It's not what you know
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CTA. 1999. It's not what you know. Spore 79. CTA, Wageningen, The Netherlands.
Permanent link to cite or share this item: https://hdl.handle.net/10568/48312
External link to download this item: http://sporearchive.cta.int/spore79/SP3_79A.html
Knowledge for Development World Development Report 1998-1999 World Bank, 1818 H St NW, Washington, DC 20433. Fax: +1 202 477 6391. Email: email@example.com http://www.worldbank.org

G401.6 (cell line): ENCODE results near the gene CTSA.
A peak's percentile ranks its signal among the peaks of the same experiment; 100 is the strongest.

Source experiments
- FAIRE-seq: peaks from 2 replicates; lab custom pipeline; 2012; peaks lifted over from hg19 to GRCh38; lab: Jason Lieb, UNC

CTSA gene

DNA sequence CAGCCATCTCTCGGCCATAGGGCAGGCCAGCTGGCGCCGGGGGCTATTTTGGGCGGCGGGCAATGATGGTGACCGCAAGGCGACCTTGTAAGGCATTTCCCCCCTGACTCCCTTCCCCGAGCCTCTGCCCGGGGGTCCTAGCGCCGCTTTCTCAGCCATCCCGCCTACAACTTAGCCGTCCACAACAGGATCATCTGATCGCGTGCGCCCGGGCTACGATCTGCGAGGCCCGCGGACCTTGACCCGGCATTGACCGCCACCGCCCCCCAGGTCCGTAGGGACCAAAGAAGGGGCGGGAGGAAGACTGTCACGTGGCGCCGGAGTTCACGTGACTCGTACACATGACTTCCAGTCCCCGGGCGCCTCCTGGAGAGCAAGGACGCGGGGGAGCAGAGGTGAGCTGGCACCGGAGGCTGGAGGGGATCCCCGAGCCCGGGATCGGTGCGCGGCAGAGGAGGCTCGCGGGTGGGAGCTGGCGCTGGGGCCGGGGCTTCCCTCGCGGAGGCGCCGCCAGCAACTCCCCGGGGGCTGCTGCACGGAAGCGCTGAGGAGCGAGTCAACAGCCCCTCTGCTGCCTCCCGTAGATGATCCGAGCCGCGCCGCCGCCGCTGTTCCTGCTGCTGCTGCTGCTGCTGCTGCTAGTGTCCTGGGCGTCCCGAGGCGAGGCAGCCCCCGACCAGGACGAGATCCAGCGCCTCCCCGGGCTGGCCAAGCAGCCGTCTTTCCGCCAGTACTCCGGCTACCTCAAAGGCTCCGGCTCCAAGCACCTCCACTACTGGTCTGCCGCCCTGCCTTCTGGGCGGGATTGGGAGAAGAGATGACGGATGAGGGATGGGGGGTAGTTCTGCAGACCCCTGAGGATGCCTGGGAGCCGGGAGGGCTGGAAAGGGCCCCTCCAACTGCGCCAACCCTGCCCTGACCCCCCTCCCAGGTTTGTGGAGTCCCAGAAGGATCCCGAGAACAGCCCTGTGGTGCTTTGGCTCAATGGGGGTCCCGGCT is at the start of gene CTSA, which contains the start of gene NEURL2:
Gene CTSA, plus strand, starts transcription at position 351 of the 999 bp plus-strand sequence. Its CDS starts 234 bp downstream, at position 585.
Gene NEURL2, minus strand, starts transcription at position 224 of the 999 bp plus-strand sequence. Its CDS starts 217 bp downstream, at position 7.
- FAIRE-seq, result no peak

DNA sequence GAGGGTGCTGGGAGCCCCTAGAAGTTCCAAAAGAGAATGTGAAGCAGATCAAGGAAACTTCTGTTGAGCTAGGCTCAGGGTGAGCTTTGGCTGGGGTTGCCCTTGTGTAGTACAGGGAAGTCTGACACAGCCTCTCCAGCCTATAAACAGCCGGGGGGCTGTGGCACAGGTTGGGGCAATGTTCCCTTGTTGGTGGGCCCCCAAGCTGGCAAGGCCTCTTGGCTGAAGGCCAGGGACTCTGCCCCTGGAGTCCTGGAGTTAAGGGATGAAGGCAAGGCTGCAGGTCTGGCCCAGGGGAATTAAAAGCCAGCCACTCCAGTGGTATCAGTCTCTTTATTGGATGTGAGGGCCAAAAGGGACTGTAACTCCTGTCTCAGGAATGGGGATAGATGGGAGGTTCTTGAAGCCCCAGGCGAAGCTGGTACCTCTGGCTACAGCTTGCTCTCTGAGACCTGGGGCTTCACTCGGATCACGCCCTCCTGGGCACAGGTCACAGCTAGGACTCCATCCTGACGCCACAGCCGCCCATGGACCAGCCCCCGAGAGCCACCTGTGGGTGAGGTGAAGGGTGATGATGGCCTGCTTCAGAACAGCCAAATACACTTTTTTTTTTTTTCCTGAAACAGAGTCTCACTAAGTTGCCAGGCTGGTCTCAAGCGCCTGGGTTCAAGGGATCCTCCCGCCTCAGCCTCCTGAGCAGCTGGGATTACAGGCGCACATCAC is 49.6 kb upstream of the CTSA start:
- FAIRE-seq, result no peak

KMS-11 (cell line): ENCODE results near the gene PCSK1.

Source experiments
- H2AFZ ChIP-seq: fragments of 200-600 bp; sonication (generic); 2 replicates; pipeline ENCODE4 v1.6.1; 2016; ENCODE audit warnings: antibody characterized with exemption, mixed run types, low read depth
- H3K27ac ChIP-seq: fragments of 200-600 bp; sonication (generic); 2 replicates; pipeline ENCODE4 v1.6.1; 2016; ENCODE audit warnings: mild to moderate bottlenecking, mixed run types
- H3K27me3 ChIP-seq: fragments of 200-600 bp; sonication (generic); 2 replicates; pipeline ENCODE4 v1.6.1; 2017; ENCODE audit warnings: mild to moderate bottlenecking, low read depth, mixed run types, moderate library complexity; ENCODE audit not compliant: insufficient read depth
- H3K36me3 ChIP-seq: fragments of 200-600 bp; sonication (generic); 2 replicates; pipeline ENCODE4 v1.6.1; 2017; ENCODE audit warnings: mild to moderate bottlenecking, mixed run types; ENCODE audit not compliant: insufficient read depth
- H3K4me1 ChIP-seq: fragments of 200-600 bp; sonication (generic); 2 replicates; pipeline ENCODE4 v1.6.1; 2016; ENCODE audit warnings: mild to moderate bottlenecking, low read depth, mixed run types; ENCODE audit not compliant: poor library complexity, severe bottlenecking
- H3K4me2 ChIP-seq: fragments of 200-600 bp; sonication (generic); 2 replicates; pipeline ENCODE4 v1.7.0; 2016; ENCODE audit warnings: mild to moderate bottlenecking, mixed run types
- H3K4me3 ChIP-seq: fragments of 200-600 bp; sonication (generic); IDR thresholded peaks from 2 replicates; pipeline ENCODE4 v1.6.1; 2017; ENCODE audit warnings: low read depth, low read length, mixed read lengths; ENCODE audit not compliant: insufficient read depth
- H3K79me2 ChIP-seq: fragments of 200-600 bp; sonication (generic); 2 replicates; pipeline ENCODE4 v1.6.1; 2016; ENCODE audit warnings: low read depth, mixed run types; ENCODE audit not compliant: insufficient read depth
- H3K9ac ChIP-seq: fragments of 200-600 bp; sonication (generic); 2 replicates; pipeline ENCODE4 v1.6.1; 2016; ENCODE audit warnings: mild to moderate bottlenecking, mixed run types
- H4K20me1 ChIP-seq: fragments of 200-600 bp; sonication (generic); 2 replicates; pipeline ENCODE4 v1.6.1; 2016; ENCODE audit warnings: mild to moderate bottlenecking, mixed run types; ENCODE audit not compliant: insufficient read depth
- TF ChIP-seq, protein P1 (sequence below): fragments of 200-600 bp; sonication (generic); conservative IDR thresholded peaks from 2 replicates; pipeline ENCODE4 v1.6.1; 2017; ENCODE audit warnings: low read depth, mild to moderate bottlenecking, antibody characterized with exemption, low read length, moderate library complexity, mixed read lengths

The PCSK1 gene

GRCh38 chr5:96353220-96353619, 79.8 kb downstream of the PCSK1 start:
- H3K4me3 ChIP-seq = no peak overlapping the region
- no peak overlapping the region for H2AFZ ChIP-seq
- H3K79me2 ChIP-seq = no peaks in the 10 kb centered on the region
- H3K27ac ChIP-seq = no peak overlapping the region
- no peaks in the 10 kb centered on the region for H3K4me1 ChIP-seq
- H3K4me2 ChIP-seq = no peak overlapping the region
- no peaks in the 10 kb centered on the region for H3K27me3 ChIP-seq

The annual World Development Report by the World Bank has developed a reputation for its selected 'development indicators'. These are a sort of league table, to help countries to see how they, and other countries, are performing. In the 1998-1999 edition, the data on land and agricultural productivity are revealing, containing grains of hope as well as despair. In the period 1979-1996 several ACP countries, such as Benin, Burkina Faso, Ghana and Nigeria, doubled their food production, ahead of population growth. At the same time, the area of arable land available per person in each country shrunk by about one-quarter. Other countries faced with similar pressure, such as Rwanda, Tanzania and Zimbabwe have seen their production fall over the last seven years. The report discusses the theme 'Knowledge for Development', and warns against so-called 'knowledge gaps' and 'information failures', and about how having too much unrealiable information is just as bad as having none at all. Nothing new there, but perhaps the greatest news is in the new, non-proscriptive attitude of the World Bank. Its President, James Wolfensohn, writes: 'We shall sometimes discover unexpected solutions to seemingly intractable problems'. And: 'As we attempt to share what we have learned, we know that there is much we do not know.' Well, well, the Bank is bending. 'Knowledge for Development', World Bank, 1818 H St NW, Washington, DC 20433. Fax: +1 202 477 6391. Email: firstname.lastname@example.org http://www.worldbank.org
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